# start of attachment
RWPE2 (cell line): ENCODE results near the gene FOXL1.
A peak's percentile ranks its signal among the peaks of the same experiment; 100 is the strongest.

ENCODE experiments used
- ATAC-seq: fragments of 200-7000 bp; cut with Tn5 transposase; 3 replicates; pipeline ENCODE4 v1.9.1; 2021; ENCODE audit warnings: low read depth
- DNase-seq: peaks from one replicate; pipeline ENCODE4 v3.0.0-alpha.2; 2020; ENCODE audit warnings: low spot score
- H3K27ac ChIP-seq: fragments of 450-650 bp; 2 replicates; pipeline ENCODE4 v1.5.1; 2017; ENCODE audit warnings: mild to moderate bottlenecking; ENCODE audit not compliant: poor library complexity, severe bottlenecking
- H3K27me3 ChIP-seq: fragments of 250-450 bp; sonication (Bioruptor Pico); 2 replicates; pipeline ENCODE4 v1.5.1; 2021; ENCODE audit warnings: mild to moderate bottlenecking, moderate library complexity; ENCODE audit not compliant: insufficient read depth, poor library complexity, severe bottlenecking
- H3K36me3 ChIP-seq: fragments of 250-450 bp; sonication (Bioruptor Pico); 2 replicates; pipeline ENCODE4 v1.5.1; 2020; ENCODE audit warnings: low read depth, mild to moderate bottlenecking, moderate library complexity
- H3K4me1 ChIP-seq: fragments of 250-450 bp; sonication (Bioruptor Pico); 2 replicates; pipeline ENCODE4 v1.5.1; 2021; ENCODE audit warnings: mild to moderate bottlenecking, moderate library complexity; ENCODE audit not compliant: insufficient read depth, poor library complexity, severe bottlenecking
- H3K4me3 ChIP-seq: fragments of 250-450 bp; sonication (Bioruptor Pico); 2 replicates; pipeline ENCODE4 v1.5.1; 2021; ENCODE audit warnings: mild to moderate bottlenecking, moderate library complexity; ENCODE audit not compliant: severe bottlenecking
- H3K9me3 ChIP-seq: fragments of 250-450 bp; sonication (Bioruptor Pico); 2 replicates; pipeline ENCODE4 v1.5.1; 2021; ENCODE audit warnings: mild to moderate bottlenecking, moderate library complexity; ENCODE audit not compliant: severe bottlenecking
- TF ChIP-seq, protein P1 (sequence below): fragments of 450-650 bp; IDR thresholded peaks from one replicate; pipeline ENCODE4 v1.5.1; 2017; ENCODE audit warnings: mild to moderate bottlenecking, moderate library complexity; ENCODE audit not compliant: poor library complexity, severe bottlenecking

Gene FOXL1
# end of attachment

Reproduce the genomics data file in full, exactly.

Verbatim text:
RWPE2 (cell line): ENCODE results near the gene FOXL1.
A peak's percentile ranks its signal among the peaks of the same experiment; 100 is the strongest.

ENCODE experiments used
- ATAC-seq: fragments of 200-7000 bp; cut with Tn5 transposase; 3 replicates; pipeline ENCODE4 v1.9.1; 2021; ENCODE audit warnings: low read depth
- DNase-seq: peaks from one replicate; pipeline ENCODE4 v3.0.0-alpha.2; 2020; ENCODE audit warnings: low spot score
- H3K27ac ChIP-seq: fragments of 450-650 bp; 2 replicates; pipeline ENCODE4 v1.5.1; 2017; ENCODE audit warnings: mild to moderate bottlenecking; ENCODE audit not compliant: poor library complexity, severe bottlenecking
- H3K27me3 ChIP-seq: fragments of 250-450 bp; sonication (Bioruptor Pico); 2 replicates; pipeline ENCODE4 v1.5.1; 2021; ENCODE audit warnings: mild to moderate bottlenecking, moderate library complexity; ENCODE audit not compliant: insufficient read depth, poor library complexity, severe bottlenecking
- H3K36me3 ChIP-seq: fragments of 250-450 bp; sonication (Bioruptor Pico); 2 replicates; pipeline ENCODE4 v1.5.1; 2020; ENCODE audit warnings: low read depth, mild to moderate bottlenecking, moderate library complexity
- H3K4me1 ChIP-seq: fragments of 250-450 bp; sonication (Bioruptor Pico); 2 replicates; pipeline ENCODE4 v1.5.1; 2021; ENCODE audit warnings: mild to moderate bottlenecking, moderate library complexity; ENCODE audit not compliant: insufficient read depth, poor library complexity, severe bottlenecking
- H3K4me3 ChIP-seq: fragments of 250-450 bp; sonication (Bioruptor Pico); 2 replicates; pipeline ENCODE4 v1.5.1; 2021; ENCODE audit warnings: mild to moderate bottlenecking, moderate library complexity; ENCODE audit not compliant: severe bottlenecking
- H3K9me3 ChIP-seq: fragments of 250-450 bp; sonication (Bioruptor Pico); 2 replicates; pipeline ENCODE4 v1.5.1; 2021; ENCODE audit warnings: mild to moderate bottlenecking, moderate library complexity; ENCODE audit not compliant: severe bottlenecking
- TF ChIP-seq, protein P1 (sequence below): fragments of 450-650 bp; IDR thresholded peaks from one replicate; pipeline ENCODE4 v1.5.1; 2017; ENCODE audit warnings: mild to moderate bottlenecking, moderate library complexity; ENCODE audit not compliant: poor library complexity, severe bottlenecking

Gene FOXL1